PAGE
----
Rousseau (18th c., prose) - Confessions (1769, published 1782); Emile ou De l'education (1762); Reveries of the Solitary Walker
Beaumarchais (late 18th c., dramatist, literary theorist)- Eugenie (1767); Moderate Letter ; Barber of Seville (1775); Marriage of Figaro (1778)
Laclos (18th c., novelist)- Liaisons dangereuses (1782)
Bernardin de Saint-Pierre (1737-1814, novelist) - Paul et Virginie (1788)
Sade (1740-1814, novelist) - Justine (1791)
Chateaubriand - Rene (novella, published as part of The Genius of Christianity, 1802)
Duras, Claire de (short story writer)- Ourika (1823)
Stendahl (1783-1842, novelist) - Red and Black (1830)
Hugo (19th c., poet, dramatist, novelist, literary theorist)- Cromwell (1827, drama); Notre de Dame de Paris (1831, novel)
Musset (19th c., dramatist) - Lorenzaccio (1834)
Vigny (19th c., dramatist) - Chatterton (1835)
Sand (19th c., novelist) - Consuelo (1842)
Balzac (19th c., novelist)- The Human Comedy
Flaubert (19th c., novelist)- Madame Bovary (1856)
Baudelaire (19th c., poet, literary critic)- Le Spleen de Paris (1869); The Swan (1860); To a Woman Passing By
Zola (1840-1902, novelist) - J'Accuse! (editorial piece, 1898); L'Assommoir (1877); La Bete humaine (1890)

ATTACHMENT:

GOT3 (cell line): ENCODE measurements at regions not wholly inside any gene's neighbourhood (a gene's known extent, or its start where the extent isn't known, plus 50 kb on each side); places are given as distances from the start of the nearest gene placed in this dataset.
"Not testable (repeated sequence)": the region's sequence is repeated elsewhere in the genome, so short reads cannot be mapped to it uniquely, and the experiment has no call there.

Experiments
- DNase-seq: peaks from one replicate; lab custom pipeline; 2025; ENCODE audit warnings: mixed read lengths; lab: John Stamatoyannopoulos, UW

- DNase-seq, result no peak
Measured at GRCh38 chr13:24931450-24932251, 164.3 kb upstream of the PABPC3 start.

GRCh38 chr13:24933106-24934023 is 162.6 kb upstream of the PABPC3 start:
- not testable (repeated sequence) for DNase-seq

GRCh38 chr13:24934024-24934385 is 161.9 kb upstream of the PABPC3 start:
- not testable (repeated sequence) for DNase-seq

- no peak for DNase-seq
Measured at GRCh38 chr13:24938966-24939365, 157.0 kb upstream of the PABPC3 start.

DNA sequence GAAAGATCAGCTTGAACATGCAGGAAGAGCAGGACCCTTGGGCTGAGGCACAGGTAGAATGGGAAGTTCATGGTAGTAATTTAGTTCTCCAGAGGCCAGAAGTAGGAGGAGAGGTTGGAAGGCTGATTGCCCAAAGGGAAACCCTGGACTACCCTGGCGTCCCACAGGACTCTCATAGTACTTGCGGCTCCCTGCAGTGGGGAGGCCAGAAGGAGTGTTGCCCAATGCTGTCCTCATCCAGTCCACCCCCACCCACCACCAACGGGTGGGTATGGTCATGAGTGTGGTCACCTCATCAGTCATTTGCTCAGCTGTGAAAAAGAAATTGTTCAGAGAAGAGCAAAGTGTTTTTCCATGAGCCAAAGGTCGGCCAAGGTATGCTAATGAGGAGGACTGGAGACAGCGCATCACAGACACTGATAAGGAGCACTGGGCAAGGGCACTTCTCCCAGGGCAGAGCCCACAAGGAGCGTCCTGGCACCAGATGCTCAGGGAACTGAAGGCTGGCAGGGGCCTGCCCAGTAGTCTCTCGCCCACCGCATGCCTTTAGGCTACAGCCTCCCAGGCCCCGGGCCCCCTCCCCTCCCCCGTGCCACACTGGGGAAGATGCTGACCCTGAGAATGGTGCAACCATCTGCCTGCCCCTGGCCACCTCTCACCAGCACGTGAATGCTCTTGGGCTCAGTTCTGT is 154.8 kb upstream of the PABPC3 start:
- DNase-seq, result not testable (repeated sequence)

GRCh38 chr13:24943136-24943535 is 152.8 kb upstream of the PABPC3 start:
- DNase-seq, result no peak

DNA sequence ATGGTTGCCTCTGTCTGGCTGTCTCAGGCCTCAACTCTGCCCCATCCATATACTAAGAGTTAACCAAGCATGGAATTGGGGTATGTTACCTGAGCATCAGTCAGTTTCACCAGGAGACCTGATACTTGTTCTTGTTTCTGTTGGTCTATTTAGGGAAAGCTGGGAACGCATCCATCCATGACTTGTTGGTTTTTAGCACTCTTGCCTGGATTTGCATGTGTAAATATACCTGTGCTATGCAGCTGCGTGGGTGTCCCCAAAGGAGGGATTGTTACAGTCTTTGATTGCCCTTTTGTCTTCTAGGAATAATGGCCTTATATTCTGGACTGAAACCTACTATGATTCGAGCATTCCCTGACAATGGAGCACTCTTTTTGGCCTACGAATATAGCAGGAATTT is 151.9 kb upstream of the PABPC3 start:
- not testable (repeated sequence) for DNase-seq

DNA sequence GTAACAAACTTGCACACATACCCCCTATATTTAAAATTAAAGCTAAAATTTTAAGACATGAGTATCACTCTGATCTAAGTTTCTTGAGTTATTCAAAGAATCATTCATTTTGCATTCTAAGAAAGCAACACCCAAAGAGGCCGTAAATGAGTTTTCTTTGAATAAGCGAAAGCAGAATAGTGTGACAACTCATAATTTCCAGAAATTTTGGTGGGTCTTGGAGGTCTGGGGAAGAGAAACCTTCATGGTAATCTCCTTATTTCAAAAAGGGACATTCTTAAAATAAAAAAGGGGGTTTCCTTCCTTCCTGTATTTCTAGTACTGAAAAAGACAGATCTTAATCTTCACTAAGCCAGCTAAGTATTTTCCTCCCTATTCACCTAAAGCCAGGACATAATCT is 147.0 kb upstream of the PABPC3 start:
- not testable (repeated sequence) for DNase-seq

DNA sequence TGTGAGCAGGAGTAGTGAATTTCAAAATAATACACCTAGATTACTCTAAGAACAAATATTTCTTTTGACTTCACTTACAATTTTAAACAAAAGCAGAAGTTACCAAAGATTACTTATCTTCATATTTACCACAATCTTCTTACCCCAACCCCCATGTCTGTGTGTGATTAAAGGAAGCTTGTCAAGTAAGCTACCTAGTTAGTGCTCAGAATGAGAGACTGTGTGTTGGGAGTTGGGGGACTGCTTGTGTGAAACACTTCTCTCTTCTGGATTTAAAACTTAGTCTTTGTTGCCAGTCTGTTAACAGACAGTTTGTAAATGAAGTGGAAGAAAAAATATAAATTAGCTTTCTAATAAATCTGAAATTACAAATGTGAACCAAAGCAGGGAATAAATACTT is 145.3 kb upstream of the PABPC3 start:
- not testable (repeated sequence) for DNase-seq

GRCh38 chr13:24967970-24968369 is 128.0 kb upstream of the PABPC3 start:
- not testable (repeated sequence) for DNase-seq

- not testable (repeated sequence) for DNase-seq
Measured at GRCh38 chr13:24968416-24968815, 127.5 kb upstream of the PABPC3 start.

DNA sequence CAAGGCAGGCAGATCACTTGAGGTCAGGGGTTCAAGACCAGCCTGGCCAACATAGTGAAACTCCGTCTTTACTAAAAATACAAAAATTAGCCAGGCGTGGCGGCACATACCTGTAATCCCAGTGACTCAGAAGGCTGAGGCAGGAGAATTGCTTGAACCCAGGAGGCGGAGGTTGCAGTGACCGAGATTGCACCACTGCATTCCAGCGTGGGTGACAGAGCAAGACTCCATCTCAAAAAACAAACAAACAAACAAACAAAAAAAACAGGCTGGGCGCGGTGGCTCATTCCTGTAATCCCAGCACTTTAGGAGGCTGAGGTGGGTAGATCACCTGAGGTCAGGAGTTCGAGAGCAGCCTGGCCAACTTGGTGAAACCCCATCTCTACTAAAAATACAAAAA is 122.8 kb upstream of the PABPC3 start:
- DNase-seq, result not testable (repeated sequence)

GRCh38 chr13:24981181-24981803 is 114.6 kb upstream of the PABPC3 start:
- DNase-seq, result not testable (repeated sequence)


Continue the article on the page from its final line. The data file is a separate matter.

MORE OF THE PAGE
Mallarme (19th c., [prose?] poet)- A Roll of the Dice Will Never Abolish Chance (1897); Igiture, ou la folie d'Elbehnon (~1870)
Proust (1871-1922, novelist)- In Search of Lost Times (1913-27)
Valery (1871-1945, poet) - Footsteps (1921); Graveyard by the Sea (1920)
Gide (1869-1951, novelist) - Counterfeiters (1925)
Breton (20th c., "novelist" )- Nadja (1928, revised 1962); Surrealist Manifestos (1924, 1928); Magnetic Fields (1919, poetic prose)
Celine (1894-1961, novelist) - Journey to the End of Night (1932); Death on the Installment Plan (1936) 
Martin du Gard (20th c., novelist) - L'Ete 1914 (1936,part of tlonger work Les Thibault, 1922-40)
Sartre (1905-80) - Nausea (1938)
Desnos (1900-1945, poet) - Rrose Selavy: Precision Oculism, Complete Line of Whiskers and Kicks (1939)
Camus (1913-1960, novelist)- Myth of Sisyphus (essay); Stranger (1942, novel); Caligula (play)
Nemirovsky (20th c., d. in Auschwitz, author of novellas) - Suite Francaise (published in 2004)